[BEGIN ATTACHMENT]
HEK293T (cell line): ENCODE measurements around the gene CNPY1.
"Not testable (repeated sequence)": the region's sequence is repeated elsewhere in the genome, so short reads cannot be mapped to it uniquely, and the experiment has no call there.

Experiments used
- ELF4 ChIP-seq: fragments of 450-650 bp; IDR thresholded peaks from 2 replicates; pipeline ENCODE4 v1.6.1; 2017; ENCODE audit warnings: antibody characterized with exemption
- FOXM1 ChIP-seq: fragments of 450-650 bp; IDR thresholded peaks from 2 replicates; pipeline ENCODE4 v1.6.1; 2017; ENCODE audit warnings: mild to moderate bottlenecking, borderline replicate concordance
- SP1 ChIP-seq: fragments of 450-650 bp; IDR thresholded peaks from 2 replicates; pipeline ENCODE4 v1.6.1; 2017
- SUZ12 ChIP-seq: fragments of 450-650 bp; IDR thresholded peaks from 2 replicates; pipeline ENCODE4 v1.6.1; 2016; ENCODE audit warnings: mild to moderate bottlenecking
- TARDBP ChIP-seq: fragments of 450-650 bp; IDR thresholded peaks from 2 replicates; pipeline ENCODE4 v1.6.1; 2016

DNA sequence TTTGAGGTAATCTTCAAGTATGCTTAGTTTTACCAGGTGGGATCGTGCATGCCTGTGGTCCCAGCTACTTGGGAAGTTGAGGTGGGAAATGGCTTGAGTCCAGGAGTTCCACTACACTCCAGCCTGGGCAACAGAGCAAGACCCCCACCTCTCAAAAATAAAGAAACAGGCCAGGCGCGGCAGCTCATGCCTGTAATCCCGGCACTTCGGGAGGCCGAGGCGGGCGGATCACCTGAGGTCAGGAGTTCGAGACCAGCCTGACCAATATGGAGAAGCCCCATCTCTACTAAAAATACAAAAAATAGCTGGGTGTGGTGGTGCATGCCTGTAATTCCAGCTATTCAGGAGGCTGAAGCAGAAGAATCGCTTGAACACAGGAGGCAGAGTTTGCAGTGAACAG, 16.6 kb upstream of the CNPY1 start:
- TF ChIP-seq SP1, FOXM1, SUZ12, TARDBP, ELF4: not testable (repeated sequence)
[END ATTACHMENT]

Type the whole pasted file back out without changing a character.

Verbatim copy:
HEK293T (cell line): ENCODE measurements around the gene CNPY1.
"Not testable (repeated sequence)": the region's sequence is repeated elsewhere in the genome, so short reads cannot be mapped to it uniquely, and the experiment has no call there.

Experiments used
- ELF4 ChIP-seq: fragments of 450-650 bp; IDR thresholded peaks from 2 replicates; pipeline ENCODE4 v1.6.1; 2017; ENCODE audit warnings: antibody characterized with exemption
- FOXM1 ChIP-seq: fragments of 450-650 bp; IDR thresholded peaks from 2 replicates; pipeline ENCODE4 v1.6.1; 2017; ENCODE audit warnings: mild to moderate bottlenecking, borderline replicate concordance
- SP1 ChIP-seq: fragments of 450-650 bp; IDR thresholded peaks from 2 replicates; pipeline ENCODE4 v1.6.1; 2017
- SUZ12 ChIP-seq: fragments of 450-650 bp; IDR thresholded peaks from 2 replicates; pipeline ENCODE4 v1.6.1; 2016; ENCODE audit warnings: mild to moderate bottlenecking
- TARDBP ChIP-seq: fragments of 450-650 bp; IDR thresholded peaks from 2 replicates; pipeline ENCODE4 v1.6.1; 2016

DNA sequence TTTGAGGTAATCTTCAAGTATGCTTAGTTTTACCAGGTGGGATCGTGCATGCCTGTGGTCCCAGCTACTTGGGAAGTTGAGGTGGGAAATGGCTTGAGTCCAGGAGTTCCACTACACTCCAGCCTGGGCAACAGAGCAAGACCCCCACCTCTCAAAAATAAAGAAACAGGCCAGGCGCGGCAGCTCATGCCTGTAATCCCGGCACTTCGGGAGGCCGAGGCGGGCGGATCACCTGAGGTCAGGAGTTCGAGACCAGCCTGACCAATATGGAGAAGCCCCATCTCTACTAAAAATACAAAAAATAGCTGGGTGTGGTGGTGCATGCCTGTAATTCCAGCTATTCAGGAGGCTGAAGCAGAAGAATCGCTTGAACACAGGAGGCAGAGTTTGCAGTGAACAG, 16.6 kb upstream of the CNPY1 start:
- TF ChIP-seq SP1, FOXM1, SUZ12, TARDBP, ELF4: not testable (repeated sequence)